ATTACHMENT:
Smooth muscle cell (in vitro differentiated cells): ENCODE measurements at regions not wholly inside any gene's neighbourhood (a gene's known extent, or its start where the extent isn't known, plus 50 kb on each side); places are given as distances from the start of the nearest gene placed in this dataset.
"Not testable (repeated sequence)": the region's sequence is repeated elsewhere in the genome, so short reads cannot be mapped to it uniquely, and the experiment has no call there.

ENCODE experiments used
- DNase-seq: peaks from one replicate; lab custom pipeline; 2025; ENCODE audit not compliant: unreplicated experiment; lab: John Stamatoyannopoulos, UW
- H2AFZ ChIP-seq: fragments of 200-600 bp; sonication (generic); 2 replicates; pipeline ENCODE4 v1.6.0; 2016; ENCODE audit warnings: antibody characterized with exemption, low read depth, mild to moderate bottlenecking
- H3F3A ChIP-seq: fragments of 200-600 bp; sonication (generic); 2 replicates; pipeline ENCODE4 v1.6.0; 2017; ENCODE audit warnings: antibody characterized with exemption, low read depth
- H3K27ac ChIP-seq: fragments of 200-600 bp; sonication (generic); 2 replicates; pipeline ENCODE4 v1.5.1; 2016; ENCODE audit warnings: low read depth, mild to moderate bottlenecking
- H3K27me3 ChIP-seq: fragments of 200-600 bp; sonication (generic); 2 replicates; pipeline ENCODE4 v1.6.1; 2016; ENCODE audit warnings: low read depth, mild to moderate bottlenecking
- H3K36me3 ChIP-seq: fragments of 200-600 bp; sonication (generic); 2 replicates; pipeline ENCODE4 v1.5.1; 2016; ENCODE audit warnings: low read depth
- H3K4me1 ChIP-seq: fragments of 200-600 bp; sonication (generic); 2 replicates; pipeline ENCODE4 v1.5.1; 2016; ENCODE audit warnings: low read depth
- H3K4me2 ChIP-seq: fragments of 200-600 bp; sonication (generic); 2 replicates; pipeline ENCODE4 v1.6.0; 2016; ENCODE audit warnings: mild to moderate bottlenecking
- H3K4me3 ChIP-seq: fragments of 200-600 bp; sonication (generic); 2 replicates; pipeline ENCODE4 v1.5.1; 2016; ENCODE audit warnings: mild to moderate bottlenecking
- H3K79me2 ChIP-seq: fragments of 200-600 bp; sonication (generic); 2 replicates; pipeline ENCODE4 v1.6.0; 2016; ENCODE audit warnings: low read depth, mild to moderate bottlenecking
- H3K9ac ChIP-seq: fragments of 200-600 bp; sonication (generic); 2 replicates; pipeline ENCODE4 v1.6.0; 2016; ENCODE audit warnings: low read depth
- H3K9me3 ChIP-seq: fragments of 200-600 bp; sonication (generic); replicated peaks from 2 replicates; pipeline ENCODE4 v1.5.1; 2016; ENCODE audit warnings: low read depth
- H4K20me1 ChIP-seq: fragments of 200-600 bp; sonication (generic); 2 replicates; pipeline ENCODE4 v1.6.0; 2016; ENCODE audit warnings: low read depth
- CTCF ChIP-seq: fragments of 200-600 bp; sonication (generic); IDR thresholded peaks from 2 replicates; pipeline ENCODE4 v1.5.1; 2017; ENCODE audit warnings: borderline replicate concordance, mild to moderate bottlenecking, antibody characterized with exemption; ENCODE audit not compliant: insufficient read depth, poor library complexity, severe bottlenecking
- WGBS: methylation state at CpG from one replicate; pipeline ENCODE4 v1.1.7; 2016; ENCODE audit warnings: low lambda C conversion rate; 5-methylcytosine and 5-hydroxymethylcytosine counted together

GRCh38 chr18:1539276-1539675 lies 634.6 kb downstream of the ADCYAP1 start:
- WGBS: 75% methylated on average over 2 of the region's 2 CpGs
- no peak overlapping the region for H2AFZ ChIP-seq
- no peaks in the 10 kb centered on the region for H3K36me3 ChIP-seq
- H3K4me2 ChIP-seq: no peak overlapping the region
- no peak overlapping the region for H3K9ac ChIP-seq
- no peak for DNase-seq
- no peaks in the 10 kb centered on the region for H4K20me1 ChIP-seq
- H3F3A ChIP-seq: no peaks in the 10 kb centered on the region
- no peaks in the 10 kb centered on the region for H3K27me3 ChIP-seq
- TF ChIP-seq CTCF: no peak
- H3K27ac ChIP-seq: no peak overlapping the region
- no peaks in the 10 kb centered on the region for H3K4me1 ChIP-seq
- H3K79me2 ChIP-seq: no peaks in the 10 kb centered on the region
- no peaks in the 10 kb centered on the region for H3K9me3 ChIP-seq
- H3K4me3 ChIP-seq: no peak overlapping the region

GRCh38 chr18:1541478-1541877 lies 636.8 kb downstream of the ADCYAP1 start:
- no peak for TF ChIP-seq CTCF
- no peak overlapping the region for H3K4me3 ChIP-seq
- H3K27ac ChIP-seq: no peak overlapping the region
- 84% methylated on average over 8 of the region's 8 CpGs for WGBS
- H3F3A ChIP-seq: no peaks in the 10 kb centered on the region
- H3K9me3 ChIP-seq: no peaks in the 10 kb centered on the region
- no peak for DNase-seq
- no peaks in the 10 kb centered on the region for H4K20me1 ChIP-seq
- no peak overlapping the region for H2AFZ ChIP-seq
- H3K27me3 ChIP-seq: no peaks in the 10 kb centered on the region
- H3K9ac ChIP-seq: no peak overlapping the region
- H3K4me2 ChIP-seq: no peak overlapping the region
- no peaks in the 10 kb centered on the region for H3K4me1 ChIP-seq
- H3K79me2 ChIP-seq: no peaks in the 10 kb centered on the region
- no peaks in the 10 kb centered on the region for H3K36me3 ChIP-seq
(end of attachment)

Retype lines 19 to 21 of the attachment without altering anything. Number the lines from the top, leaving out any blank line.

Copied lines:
GRCh38 chr18:1539276-1539675 lies 634.6 kb downstream of the ADCYAP1 start:
- WGBS: 75% methylated on average over 2 of the region's 2 CpGs
- no peak overlapping the region for H2AFZ ChIP-seq